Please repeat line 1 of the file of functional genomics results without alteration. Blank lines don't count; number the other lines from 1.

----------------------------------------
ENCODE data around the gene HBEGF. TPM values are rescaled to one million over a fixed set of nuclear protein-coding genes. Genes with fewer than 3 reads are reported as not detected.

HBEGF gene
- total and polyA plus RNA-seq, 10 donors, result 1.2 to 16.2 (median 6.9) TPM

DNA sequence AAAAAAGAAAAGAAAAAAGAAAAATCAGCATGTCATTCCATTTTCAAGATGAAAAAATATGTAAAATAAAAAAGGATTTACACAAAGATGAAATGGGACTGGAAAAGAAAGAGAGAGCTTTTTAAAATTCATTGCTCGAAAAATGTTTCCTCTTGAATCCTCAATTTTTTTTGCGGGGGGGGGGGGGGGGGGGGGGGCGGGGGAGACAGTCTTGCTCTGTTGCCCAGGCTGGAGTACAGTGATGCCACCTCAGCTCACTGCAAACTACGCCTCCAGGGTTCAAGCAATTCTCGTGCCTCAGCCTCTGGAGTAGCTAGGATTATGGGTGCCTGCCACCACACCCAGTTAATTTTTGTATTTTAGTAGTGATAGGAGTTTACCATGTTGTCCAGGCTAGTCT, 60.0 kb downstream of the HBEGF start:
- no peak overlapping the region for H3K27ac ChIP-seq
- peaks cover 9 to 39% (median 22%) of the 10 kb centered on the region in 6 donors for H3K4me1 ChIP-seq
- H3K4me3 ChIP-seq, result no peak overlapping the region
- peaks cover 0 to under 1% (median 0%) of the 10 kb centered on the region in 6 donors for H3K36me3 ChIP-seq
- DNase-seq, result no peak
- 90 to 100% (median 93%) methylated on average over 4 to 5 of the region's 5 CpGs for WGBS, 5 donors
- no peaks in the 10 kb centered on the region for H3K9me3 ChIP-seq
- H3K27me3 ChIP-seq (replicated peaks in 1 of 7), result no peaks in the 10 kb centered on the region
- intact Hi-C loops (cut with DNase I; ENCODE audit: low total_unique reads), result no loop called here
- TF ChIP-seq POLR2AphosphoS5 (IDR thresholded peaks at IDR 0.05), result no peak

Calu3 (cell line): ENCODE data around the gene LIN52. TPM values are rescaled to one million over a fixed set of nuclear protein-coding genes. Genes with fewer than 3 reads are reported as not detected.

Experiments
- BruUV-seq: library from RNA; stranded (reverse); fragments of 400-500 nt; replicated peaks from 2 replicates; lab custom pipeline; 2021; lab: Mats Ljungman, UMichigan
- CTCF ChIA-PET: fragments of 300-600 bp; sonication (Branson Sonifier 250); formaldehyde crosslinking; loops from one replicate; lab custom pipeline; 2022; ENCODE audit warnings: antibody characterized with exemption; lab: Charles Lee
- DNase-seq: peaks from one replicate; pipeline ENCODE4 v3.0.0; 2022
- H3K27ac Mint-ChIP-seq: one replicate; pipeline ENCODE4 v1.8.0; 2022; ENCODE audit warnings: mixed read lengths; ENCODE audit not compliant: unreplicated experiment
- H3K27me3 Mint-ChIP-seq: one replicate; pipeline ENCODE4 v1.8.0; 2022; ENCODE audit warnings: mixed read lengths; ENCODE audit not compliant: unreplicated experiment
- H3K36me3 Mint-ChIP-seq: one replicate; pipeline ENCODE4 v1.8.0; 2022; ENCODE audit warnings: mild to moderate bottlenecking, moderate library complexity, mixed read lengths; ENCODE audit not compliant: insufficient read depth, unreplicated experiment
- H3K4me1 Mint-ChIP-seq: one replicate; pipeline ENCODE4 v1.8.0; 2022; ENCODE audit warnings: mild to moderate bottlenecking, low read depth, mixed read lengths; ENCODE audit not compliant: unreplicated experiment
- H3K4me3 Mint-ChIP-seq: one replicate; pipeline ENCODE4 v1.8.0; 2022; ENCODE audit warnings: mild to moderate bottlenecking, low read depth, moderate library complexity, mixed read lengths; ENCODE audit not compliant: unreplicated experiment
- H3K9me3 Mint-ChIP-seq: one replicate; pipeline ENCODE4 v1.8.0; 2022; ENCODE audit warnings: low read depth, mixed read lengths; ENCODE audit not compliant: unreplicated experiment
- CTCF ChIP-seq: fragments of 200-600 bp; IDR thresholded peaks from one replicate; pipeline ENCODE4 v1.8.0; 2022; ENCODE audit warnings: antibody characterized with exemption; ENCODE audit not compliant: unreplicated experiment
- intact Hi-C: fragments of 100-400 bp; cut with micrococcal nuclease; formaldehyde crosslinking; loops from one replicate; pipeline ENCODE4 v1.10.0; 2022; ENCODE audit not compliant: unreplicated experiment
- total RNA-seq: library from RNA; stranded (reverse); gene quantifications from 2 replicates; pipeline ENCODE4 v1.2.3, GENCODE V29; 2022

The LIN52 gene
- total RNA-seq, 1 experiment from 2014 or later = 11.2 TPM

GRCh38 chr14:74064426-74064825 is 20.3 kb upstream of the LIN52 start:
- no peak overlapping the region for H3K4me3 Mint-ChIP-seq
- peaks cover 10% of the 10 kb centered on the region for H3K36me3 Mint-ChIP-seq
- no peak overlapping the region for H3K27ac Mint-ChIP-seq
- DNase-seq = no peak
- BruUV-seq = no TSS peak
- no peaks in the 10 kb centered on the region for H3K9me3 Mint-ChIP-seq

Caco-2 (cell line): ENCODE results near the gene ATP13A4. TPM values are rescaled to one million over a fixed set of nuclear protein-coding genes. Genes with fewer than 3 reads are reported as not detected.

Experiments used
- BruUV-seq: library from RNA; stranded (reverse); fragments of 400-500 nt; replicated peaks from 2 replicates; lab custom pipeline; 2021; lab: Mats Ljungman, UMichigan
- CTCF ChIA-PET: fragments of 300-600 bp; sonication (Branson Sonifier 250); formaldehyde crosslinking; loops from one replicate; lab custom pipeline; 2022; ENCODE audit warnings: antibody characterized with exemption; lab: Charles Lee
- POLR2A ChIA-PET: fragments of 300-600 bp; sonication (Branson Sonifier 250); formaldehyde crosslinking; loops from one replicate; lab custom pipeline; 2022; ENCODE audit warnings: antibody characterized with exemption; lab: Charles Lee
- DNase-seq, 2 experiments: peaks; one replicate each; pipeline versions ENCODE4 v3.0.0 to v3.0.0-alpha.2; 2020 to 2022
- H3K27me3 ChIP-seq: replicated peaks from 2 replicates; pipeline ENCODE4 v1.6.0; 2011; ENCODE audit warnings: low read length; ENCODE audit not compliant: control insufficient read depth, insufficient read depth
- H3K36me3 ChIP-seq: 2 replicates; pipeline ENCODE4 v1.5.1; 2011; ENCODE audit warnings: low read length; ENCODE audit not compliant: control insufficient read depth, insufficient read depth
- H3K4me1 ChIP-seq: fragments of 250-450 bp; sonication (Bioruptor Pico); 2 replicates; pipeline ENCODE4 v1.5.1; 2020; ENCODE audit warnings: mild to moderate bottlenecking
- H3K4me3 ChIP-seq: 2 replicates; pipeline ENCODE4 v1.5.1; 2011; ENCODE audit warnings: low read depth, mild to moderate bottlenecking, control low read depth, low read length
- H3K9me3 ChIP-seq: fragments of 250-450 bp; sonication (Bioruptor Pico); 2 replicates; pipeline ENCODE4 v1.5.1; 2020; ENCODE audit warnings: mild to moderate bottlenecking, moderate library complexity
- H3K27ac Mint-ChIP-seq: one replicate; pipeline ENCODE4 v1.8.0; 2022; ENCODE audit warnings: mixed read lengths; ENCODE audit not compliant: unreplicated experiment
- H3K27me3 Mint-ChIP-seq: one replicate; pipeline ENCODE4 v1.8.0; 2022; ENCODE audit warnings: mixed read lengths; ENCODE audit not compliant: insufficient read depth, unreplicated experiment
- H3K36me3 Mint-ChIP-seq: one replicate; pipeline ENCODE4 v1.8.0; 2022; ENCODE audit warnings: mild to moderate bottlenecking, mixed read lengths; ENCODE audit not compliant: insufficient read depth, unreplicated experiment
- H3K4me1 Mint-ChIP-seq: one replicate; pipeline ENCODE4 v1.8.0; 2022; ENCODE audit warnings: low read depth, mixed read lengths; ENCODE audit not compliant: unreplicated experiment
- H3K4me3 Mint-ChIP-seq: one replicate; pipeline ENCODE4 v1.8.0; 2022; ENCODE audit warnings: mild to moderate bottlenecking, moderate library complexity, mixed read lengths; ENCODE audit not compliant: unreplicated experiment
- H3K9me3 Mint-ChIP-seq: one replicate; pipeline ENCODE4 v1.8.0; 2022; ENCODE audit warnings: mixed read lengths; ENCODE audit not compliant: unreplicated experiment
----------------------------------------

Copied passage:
ENCODE data around the gene HBEGF. TPM values are rescaled to one million over a fixed set of nuclear protein-coding genes. Genes with fewer than 3 reads are reported as not detected.